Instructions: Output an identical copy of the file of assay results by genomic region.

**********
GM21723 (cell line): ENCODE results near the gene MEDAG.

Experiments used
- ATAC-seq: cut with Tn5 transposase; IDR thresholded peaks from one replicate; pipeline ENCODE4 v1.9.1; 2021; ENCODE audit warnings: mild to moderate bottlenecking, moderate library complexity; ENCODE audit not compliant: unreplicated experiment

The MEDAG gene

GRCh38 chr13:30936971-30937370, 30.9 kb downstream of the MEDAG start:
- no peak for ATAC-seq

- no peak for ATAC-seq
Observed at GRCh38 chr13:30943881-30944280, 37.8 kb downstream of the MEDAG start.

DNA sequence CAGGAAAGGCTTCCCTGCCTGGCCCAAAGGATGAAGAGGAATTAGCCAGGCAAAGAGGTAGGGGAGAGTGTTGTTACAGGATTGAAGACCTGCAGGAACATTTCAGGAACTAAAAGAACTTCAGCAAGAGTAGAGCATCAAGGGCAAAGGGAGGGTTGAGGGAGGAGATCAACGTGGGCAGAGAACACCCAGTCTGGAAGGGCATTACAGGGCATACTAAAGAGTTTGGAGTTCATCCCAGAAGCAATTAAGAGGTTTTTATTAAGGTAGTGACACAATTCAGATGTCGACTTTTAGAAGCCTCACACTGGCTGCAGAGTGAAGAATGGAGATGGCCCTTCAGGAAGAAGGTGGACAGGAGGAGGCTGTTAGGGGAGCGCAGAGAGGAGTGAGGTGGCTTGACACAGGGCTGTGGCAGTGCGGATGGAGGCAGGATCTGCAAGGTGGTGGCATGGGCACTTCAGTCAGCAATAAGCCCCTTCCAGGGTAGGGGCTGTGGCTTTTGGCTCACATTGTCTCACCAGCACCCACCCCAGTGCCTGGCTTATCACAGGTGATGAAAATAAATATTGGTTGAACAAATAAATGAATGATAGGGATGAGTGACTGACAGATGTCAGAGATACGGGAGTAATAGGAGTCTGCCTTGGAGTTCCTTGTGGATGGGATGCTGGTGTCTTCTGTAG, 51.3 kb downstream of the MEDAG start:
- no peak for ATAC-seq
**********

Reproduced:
GM21723 (cell line): ENCODE results near the gene MEDAG.

Experiments used
- ATAC-seq: cut with Tn5 transposase; IDR thresholded peaks from one replicate; pipeline ENCODE4 v1.9.1; 2021; ENCODE audit warnings: mild to moderate bottlenecking, moderate library complexity; ENCODE audit not compliant: unreplicated experiment

The MEDAG gene

GRCh38 chr13:30936971-30937370, 30.9 kb downstream of the MEDAG start:
- no peak for ATAC-seq

- no peak for ATAC-seq
Observed at GRCh38 chr13:30943881-30944280, 37.8 kb downstream of the MEDAG start.

DNA sequence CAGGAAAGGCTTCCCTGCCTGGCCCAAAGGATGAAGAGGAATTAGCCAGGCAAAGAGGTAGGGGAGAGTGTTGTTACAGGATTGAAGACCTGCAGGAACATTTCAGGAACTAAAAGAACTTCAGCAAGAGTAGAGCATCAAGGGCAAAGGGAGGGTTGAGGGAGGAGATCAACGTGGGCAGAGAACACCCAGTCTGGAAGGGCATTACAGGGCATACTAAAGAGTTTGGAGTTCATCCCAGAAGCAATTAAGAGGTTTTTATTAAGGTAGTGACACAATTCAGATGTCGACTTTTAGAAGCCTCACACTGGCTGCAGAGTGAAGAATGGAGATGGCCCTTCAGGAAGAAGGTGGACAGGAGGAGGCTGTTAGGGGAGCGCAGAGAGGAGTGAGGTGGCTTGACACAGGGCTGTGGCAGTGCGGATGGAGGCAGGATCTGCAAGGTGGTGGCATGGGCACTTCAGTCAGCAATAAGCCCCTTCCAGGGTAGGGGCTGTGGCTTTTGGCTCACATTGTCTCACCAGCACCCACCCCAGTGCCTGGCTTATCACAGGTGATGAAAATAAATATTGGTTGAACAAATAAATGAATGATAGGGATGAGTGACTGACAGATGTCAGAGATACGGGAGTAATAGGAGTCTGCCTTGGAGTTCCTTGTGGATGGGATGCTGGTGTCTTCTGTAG, 51.3 kb downstream of the MEDAG start:
- no peak for ATAC-seq